MS, RD, LDN, CBS
Janel holds a Master’s in Nutrition Communication from Tufts University. As the recipient of the 2010 Massachusetts Young Dietitian of the Year award, she believes in making healthy eating simple, sustainable, and delicious.
Don’t be surprised if your baby doesn’t seem to like a new veggie on the first try. Repeatedly offering small amounts of a particular vegetable to let babies get used to the taste of it can improve vegetable acceptance. It can take 10 or more tries for a baby to like a new food, especially when it comes to bitter vegetables. 1, 2, 3, 4, 5 A negative facial reaction to a food doesn’t necessarily mean your little one dislikes the food. Oftentimes they react with strong facial cues in response to any new flavor or texture.
The American Academy of Pediatrics (AAP) does not recommend a specific order for introduction to various food groups. Although, one study showed that at 12 months of age, babies who started solids with vegetables had a 38% higher vegetable intake when compared with babies who started with fruit. 6 Whether you start with infant cereal, pureed fruit, smashed avocado or pureed peas, be sure to continue to offer a variety of fruits, veggies, whole grains, lean proteins and good fats to increase acceptance of all foods.
Infants who are fed a variety of vegetables on a regular basis are more likely to accept new vegetables and new foods in general. 3, 6-9 There is no shortage of vegetables to try, just be sure they’re prepared in a texture appropriate for your baby. You can also try different cooking methods (steam, roast, sauté) and ways to add flavor (fresh or dried herbs and different cooking oils like olive and avocado oil) to not only expose your baby to even more flavors and textures, but also increase the likelihood that they’ll accept a new veggie.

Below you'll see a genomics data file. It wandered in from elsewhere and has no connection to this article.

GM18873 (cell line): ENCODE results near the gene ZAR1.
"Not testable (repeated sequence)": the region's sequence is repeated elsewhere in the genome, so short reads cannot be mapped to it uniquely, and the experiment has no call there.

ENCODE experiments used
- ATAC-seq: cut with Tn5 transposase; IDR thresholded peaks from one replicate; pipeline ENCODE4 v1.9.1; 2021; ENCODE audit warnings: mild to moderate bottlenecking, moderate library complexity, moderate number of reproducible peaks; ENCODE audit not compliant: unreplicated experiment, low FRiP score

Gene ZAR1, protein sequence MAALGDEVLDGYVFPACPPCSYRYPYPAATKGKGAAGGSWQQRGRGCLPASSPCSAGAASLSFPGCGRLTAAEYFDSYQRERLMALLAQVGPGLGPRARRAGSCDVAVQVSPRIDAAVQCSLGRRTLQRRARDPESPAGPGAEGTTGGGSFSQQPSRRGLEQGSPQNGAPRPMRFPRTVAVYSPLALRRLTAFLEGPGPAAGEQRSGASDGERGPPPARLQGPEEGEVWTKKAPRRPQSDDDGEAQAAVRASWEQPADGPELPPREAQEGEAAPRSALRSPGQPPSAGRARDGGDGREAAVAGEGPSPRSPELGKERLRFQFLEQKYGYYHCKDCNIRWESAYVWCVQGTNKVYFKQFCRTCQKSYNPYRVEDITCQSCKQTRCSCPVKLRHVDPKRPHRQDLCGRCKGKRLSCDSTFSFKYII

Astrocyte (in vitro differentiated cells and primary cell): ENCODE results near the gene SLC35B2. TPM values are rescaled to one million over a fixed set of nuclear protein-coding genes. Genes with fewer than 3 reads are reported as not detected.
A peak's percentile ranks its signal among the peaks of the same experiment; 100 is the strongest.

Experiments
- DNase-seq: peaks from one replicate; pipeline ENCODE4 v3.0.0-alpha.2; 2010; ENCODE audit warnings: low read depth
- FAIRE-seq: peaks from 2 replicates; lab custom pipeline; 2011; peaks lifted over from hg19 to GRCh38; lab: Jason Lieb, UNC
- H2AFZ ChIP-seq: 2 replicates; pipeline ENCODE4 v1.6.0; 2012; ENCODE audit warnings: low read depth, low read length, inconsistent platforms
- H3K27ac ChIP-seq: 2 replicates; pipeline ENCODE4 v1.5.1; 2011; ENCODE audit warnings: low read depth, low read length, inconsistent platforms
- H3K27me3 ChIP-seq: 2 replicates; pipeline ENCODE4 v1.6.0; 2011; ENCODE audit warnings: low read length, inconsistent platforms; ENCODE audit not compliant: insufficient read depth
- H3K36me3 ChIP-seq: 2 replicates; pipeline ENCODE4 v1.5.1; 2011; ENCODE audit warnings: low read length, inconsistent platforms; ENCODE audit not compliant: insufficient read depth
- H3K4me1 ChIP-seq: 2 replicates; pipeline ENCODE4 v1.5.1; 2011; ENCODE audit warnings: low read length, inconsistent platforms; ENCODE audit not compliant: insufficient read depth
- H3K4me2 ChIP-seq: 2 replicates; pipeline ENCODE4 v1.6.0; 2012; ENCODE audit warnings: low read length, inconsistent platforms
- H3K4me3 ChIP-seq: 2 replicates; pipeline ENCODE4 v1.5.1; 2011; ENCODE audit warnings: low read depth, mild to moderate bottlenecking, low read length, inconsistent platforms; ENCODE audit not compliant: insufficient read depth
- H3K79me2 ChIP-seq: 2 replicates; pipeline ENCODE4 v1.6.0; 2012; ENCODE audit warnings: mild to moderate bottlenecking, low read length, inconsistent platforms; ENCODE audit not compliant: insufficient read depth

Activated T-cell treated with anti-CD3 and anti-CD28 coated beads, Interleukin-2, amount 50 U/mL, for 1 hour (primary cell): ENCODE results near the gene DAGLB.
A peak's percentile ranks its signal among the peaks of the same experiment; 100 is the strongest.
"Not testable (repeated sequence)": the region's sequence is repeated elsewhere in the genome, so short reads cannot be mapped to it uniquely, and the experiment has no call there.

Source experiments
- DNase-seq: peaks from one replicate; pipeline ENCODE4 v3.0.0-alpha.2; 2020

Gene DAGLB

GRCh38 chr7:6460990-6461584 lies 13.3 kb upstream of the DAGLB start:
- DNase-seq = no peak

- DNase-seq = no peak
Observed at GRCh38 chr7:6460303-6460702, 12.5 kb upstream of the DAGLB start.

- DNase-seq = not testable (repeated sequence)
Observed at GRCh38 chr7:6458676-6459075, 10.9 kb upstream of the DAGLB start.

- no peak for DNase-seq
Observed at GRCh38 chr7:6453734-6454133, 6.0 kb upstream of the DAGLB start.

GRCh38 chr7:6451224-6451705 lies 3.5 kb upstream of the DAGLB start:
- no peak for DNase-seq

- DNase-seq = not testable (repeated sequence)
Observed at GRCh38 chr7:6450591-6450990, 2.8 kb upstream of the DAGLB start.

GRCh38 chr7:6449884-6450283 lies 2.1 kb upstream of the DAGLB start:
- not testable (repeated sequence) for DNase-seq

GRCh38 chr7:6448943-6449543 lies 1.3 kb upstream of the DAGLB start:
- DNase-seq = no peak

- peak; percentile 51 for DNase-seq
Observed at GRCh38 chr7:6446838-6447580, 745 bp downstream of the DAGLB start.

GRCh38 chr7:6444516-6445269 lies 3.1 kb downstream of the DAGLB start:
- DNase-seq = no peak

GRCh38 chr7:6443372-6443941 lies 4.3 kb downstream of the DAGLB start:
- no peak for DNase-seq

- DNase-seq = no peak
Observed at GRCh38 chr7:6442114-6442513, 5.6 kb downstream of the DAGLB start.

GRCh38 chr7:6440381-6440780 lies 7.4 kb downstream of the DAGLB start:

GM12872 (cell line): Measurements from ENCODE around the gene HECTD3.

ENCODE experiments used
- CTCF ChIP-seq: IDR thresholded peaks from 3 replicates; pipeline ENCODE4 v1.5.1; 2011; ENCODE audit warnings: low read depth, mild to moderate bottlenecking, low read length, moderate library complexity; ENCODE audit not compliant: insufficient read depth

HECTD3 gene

When preparing a new vegetable, you can gradually advance how it is prepared, starting with the vegetable pureed with breastmilk or prepared formula and then advancing to mix the vegetable with another already accepted food, such as a fruit puree or cereal. As your baby gets older, you’ll progressively advance to lumpy mixtures, soft solids, and soft table foods as your baby shows readiness. Once your baby is self-feeding, be sure veggies are cooked enough to be “smushable” between your fingers and pea-sized to prevent choking.
Aim to eat meals together as much as possible. Babies tend to mimic parents’ behaviors, so when they see you consistently eating veggies at mealtime, they’ll be more likely to want to take part! Modeling healthy eating at one year predicted higher frequency of vegetable consumption at 2 years. 11
As frustrating as it is to see your baby refuse veggies time and time again, keep in mind that exposure doesn’t necessarily mean your baby has to eat the vegetable. It can include letting your baby touch, smell, lick, or even play with the food on their tray. This visual and tactual exposure is really beneficial in bridging the gap between your baby refusing a veggie to one day trying it because of repeated past visual exposure.
Even breast feeding contributes to early vegetable acceptance. The different flavors in mom’s diet impact the taste of the breastmilk, which gives your baby exposure to new flavors before they’ve even begun solids! 1, 8, 10
With repeated exposure, variety of veggies, and positive mealtimes with the family, you’ll be setting up your baby to learn to love vegetables for life.
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